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Snagger last won the day on June 4

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About Snagger

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    Old Hand
  • Birthday 01/22/1973

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    Aviation, militaria, sub aqua, sci-fi

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  1. You surprise me!
  2. Mine protrude 30mm, which looks fine. I don't have the tubular additions.
  3. I'd go with what Bowie said - a solid top pin would keep dirt out better, and you could probably sell the sensors for the same price as new pins if they're in good order.
  4. Bowie's right - performance filters are OK in clean environments, but anywhere dusty needs paper.
  5. Pity. They're ideal.
  6. I can't remember where I saw it, possibly something SimonR designed (it is his kind of simple but ingenious solution), but you can buy (or make) Z section steel plates that sit inside the front edge of the doors, secured against the frame by the hinge nuts, with the other end behind the door seal flange when the doors are closed. That prevents the doors and hinges being undone from the bulkhead, as Tanuki highlights, which is the thieves preferred method of getting at the doors. The hinge bolts that run through the door are harder to defeat as the nyloc nuts inside will spin with the bolt, unlike the captive nuts in the door pillar... The other weakness is the rear windows, so any other work is a waste of effort unless you do something about them.
  7. I'd first try loosening all the transmission and engine mounts and pulling the transmission forward as far as possible before retightening to see if you can gain some clearance that way. Next, I'd look at making a crank in the operating arm so that its splined end stays where it is but the clevis pin end is forward of the cross member; this would likely need the arm cut off and a spacing section welded at 90 degrees to give the arm a Z section. Obviously, that welding quality would need to be high.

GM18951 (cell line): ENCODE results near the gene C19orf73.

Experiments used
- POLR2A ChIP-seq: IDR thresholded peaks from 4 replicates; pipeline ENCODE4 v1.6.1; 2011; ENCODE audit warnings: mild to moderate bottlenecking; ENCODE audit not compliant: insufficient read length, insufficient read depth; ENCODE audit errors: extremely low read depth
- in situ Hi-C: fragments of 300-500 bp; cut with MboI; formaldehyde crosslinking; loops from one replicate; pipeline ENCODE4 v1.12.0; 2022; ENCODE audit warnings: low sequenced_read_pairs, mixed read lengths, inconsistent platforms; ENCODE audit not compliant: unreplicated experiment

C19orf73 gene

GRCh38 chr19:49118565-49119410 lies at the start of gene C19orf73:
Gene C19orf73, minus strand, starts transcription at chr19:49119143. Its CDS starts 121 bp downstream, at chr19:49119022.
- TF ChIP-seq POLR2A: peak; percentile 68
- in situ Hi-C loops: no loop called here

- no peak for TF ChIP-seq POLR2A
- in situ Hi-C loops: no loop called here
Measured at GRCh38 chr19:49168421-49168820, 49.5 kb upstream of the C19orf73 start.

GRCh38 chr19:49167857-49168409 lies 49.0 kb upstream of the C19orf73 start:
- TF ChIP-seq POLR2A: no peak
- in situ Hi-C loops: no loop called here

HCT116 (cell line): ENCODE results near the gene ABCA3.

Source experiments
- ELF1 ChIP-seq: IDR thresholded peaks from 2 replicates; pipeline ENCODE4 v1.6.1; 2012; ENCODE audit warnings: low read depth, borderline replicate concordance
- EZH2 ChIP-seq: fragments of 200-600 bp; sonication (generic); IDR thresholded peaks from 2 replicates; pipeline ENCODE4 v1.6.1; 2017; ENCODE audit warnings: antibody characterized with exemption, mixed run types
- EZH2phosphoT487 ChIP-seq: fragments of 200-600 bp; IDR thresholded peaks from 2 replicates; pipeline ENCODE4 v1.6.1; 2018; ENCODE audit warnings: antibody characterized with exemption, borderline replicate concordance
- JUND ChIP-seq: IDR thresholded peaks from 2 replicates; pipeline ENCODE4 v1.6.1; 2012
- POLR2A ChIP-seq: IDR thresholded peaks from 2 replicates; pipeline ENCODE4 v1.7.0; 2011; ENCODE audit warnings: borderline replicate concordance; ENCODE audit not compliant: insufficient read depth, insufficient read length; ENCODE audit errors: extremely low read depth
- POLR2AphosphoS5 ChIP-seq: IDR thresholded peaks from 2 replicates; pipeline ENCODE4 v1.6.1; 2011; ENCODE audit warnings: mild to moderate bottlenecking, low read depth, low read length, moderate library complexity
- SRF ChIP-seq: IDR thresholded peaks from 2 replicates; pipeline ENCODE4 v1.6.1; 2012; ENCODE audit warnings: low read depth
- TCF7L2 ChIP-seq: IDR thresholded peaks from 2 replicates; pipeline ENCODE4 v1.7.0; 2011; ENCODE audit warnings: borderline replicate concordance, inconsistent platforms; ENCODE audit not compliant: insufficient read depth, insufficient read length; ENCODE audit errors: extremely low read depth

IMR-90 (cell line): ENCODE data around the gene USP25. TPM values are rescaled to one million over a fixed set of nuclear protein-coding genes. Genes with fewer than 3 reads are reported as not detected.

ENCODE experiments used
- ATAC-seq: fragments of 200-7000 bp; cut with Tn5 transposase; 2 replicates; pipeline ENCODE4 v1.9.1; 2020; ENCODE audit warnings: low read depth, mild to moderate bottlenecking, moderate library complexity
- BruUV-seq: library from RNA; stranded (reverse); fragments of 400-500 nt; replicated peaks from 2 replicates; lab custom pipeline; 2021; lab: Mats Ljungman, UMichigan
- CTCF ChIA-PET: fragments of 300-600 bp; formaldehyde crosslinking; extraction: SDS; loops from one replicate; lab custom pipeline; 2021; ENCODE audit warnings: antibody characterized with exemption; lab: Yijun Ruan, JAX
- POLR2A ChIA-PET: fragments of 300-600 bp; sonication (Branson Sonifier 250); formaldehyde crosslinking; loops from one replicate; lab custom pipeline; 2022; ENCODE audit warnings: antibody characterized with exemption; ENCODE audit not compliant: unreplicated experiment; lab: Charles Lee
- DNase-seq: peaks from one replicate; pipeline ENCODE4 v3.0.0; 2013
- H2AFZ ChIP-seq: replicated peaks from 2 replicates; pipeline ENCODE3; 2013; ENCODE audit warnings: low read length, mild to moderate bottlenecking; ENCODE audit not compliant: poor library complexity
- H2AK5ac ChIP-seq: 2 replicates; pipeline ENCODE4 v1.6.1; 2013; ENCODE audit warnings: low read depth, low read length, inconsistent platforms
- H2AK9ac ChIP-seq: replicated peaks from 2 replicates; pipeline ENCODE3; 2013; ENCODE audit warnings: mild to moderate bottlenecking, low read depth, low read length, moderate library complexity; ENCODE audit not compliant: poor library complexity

8. As far as the 200 engine and Series box are concerned on the SIII, don't worry about the strength of the transmission. The SIII box is quite capable of handling the 200Tdi, with turbo, as long as it's in reasonable condition, replenished with oil regularly and not driven stupidly. There was a lot of scare mongering on the net a decade ago, but I ran this combination on a heavy 109 for a long time and only broke a gear through my own foolishness, and many other have had the same experience. At the same time, many people continue to break SII and SIII boxes with bad driving behind a neglected and worn out 2.25 engine... I do know a handful of people who have done the "DI" conversion on 88"s and been very pleased with it, so do whichever suits, but don't be scared off the turbo because of the gear box.
  9. That sounds like a very strong combination, and I'd guess at the weak spot being the C&P gears (other than the drive flange splines), but the pegging should help considerably to deal with that. I suspect the Salisbury would be stronger, but not by enough to be of concern, but as robust as Salisbury axles and diffs are, you're right about age, use and potential neglect taking their toll, and also quite right that it'd be a heavier (if simpler) job. But IIAs are classics now, so keeping the original axle with some invisible upgrades is a big deal, and this way you don't have to worry about brake line unions of different specs and other unforseen detail issues that complicate swaps of large assemblies, and you have the confidence of new parts.